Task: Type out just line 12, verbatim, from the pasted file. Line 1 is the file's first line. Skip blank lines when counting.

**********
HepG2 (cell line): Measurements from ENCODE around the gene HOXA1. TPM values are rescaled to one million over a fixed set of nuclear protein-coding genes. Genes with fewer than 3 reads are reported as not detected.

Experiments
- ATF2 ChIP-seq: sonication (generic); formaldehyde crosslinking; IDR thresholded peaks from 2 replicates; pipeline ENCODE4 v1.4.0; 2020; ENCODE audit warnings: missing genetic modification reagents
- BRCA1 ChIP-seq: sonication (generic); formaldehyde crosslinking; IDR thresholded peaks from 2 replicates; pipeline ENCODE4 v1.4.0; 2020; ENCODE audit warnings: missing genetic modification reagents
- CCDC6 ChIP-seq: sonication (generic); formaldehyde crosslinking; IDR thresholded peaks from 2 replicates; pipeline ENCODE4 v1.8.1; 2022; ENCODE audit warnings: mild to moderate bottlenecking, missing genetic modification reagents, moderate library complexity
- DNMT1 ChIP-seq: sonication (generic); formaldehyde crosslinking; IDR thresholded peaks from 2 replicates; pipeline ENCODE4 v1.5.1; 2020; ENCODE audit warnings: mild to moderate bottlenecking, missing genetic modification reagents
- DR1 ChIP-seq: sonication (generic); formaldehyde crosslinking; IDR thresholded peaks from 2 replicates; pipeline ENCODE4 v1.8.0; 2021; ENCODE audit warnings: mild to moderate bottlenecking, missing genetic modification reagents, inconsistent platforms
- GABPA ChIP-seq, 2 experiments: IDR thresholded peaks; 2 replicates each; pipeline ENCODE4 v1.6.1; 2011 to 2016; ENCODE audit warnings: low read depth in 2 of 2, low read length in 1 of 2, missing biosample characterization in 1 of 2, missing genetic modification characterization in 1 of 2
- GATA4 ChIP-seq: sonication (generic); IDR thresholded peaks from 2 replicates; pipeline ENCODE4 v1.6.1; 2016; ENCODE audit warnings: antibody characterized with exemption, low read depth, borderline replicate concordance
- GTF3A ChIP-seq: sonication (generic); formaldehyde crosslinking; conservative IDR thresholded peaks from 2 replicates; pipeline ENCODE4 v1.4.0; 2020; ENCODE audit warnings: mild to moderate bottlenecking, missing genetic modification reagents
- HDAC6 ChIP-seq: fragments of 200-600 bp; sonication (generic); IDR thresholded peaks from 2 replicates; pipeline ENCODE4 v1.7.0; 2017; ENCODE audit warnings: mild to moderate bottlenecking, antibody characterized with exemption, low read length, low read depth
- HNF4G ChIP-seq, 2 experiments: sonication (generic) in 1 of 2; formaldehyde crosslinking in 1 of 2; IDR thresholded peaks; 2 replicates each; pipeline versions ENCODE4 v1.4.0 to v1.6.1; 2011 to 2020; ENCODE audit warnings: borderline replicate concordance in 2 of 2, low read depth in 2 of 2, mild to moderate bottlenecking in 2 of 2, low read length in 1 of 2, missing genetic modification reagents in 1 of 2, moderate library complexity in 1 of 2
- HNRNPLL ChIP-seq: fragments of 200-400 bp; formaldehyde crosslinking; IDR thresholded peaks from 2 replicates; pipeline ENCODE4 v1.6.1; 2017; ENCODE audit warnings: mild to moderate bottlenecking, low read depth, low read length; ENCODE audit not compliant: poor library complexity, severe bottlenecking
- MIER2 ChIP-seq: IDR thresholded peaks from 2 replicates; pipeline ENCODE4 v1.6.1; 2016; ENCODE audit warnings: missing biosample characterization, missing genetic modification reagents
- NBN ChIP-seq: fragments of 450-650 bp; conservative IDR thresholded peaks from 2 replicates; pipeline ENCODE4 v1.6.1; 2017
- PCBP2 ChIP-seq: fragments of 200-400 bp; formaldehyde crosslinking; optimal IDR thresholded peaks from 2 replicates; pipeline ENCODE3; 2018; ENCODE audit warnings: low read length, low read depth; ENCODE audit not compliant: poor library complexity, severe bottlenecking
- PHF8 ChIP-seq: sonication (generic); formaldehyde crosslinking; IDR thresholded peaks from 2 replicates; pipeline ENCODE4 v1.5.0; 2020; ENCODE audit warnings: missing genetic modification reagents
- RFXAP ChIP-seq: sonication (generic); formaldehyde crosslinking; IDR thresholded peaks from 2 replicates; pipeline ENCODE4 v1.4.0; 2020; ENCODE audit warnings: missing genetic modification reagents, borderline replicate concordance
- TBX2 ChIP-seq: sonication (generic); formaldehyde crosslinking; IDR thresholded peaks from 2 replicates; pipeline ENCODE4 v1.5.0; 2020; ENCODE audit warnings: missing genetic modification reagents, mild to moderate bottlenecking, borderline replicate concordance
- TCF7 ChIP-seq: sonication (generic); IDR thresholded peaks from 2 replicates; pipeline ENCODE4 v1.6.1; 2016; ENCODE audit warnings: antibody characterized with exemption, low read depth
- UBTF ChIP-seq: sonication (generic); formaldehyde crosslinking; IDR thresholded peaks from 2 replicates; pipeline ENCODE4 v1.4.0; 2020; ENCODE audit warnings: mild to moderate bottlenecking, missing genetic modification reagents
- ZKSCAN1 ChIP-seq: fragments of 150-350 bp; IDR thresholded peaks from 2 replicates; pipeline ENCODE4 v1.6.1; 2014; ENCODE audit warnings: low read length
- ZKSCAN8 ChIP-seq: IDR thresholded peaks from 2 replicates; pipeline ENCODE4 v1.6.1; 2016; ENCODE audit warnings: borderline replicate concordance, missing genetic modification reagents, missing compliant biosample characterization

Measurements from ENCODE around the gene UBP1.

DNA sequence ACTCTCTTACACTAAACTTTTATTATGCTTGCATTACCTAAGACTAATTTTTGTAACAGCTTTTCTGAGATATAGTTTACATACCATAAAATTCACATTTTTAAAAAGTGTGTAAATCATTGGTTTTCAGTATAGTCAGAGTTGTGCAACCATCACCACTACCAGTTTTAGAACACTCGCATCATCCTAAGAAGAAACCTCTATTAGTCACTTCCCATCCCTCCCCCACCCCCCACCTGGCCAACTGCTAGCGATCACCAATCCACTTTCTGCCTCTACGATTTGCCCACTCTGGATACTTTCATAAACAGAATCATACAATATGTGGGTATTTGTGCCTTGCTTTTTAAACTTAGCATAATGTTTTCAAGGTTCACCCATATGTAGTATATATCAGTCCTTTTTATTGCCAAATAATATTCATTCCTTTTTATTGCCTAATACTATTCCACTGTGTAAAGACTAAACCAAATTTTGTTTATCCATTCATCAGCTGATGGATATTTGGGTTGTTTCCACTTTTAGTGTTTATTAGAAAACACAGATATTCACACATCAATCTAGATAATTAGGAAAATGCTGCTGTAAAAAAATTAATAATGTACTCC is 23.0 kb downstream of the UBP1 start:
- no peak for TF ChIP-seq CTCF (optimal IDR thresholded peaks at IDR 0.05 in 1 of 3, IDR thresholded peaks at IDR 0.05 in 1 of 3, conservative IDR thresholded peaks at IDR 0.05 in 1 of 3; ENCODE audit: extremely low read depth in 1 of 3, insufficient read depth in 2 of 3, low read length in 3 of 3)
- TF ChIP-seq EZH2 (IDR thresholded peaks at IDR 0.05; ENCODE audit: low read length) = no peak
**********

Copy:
- HNF4G ChIP-seq, 2 experiments: sonication (generic) in 1 of 2; formaldehyde crosslinking in 1 of 2; IDR thresholded peaks; 2 replicates each; pipeline versions ENCODE4 v1.4.0 to v1.6.1; 2011 to 2020; ENCODE audit warnings: borderline replicate concordance in 2 of 2, low read depth in 2 of 2, mild to moderate bottlenecking in 2 of 2, low read length in 1 of 2, missing genetic modification reagents in 1 of 2, moderate library complexity in 1 of 2